10

I remember reading this story, vividly. It had some classic black and white pictures.

The story is about an ape-like (small & slight I think?) alien that lands what I remember as a forest. They get found by some people, and taken in as a curiosity. Eventually the information of this alien gets out, people laugh at it because it looks like some kind of animal and it's told to walk on four legs, even though it is bipedal. I remember it may have tried to convince some scientists of its intelligence by doing maths, only for the scientist(s?) to laugh it off as impossible.

It manages to escape this zoo (I think) and the part of the story I remember quite clearly: it describes that the last time this creature is seen this poor being, lost, unable to get home, crying and trying to walk on four legs in the forest.

8

I recently suggested this is "The Star Beast" (1963) by Nicholas Stuart Gray.

It appears that the entire story can be read in a Google Books preview.

The creature falls from the sky, and shows up, hurt, at a farmer's door. The authorities take it away but refuse to acknowledge its intelligence, so it gets sold to a circus. As it gives up trying to communicate it gets increasingly treated like a dumb animal until it is finally broken. The ending is indeed very sad:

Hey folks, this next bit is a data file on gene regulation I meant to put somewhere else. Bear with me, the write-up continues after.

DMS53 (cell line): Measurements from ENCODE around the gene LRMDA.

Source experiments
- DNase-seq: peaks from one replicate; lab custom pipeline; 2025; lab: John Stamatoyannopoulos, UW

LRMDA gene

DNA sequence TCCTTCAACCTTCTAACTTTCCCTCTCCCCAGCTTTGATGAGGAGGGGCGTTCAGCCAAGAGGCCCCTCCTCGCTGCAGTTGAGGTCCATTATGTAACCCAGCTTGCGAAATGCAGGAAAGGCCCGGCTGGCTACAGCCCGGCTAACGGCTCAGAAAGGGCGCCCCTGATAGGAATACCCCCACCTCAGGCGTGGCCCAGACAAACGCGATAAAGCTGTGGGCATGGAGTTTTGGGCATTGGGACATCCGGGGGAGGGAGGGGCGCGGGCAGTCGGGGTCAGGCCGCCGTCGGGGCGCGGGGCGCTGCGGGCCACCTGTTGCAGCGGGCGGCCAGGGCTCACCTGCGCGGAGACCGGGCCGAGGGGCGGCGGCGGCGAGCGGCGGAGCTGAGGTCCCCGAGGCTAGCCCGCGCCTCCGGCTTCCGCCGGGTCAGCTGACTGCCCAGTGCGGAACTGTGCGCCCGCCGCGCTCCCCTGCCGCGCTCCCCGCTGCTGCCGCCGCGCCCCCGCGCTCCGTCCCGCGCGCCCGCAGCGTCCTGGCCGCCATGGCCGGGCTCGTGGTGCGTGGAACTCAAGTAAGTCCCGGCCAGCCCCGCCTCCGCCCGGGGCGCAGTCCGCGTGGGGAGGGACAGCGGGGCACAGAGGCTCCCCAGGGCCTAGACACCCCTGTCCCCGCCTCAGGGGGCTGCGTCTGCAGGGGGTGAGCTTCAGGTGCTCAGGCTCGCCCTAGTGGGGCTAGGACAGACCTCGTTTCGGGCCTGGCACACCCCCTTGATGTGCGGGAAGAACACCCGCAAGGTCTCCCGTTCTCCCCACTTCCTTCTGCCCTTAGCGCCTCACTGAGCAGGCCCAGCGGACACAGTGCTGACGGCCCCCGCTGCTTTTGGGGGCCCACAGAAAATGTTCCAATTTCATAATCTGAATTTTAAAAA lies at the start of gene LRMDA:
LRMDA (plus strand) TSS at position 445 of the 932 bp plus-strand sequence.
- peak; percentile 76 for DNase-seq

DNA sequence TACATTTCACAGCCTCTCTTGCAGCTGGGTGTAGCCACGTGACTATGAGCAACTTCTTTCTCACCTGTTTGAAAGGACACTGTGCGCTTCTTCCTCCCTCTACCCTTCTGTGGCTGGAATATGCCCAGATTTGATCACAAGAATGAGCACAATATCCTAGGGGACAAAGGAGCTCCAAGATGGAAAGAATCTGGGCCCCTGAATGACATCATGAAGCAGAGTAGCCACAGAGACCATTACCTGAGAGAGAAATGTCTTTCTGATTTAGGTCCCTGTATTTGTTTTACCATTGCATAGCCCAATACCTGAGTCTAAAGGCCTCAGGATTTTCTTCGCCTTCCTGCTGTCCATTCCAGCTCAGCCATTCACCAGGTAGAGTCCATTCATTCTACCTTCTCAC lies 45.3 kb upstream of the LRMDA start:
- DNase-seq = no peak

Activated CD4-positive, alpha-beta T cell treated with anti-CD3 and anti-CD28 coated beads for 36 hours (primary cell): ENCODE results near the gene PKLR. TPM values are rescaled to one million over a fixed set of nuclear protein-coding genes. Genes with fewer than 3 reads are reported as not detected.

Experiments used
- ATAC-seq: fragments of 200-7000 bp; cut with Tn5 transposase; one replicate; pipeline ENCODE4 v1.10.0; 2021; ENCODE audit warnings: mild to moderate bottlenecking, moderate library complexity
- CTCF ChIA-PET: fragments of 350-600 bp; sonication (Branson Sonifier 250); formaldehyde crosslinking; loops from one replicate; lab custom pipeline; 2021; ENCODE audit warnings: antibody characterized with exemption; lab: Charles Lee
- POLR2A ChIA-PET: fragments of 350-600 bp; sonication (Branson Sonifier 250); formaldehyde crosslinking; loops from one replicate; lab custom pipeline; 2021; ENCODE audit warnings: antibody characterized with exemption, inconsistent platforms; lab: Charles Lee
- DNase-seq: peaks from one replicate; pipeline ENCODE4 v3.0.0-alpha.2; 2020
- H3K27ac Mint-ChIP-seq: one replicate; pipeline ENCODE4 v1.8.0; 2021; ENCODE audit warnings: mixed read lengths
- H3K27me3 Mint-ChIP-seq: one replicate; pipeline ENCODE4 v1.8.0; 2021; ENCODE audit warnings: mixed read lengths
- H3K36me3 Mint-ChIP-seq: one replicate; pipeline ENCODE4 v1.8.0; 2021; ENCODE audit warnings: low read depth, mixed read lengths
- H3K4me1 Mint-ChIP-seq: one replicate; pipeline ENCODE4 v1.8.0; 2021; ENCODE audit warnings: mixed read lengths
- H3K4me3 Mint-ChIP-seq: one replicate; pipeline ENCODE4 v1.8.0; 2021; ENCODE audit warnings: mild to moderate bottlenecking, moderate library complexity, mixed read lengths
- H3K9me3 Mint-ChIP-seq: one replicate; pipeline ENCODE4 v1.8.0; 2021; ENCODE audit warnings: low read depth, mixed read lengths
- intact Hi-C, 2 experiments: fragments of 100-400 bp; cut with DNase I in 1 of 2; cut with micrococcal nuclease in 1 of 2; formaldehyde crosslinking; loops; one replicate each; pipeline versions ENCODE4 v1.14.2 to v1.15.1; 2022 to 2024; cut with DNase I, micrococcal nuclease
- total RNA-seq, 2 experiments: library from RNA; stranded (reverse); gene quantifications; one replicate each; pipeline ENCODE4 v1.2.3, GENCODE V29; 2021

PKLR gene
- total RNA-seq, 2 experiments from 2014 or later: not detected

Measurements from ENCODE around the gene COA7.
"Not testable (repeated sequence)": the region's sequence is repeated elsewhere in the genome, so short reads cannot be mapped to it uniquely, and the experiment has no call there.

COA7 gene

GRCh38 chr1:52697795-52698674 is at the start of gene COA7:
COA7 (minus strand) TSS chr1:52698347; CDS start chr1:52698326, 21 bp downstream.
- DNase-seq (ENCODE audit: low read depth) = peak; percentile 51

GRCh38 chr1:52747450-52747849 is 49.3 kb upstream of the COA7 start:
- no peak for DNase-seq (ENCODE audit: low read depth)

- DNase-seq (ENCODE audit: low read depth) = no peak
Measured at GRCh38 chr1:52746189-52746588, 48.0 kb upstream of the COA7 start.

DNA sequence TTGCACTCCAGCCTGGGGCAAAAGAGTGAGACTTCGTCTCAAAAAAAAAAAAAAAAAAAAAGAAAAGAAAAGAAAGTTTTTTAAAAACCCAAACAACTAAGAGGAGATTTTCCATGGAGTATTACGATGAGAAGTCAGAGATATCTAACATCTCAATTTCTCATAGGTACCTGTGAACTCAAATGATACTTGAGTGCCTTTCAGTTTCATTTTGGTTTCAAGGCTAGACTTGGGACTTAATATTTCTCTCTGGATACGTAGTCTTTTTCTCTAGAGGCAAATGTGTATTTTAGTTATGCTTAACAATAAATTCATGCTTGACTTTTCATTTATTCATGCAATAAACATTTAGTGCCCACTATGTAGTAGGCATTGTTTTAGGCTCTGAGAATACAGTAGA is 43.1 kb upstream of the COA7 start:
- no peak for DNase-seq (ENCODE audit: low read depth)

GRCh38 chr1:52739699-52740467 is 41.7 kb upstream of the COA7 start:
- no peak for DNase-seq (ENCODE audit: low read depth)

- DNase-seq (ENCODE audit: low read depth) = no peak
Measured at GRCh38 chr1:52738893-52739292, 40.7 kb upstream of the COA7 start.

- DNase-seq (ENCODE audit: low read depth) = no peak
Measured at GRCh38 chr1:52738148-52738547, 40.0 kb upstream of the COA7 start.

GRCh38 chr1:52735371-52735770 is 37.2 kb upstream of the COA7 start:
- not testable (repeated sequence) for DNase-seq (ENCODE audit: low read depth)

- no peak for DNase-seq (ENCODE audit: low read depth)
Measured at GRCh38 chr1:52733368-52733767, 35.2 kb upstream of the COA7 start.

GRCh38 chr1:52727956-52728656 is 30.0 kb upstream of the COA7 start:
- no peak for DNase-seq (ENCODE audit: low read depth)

The last glimpse that anyone saw of it was by a hunter in the deeps of the forest.

It was going slowly looking in terror at rabbits and squirrels. It was weeping aloud and trying desperately to walk on all fours.

  • 1
    This is exactly it! Looking through the set of publications of the link I distinctly remember the purple alien cover of the Young Oxford Book of Aliens! I have been searching for this story for years! Thank you so much! – Griffiana Nov 9 '20 at 13:57
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    Interestingly, that's the exact same title as a 1954 story by Heinlein, with similar themes. Though the morphology of the alien is completely different, in Heinlein's story the alien is similarly underestimated and treated as a non-sentient being (for generations, in the case of that story). – Peter Duniho Nov 10 '20 at 0:26
  • @PeterDuniho Except Heinlein's ending is completely opposite, with Lummox being acknowledged and repatriated, instead of being broken and living as an animal. – DavidW Nov 10 '20 at 1:21
  • Yes, that's true. I didn't say it was the same story. Just that it had similar themes. I just found it interesting that Gray chose an identical title for their take on the story. – Peter Duniho Nov 10 '20 at 1:42

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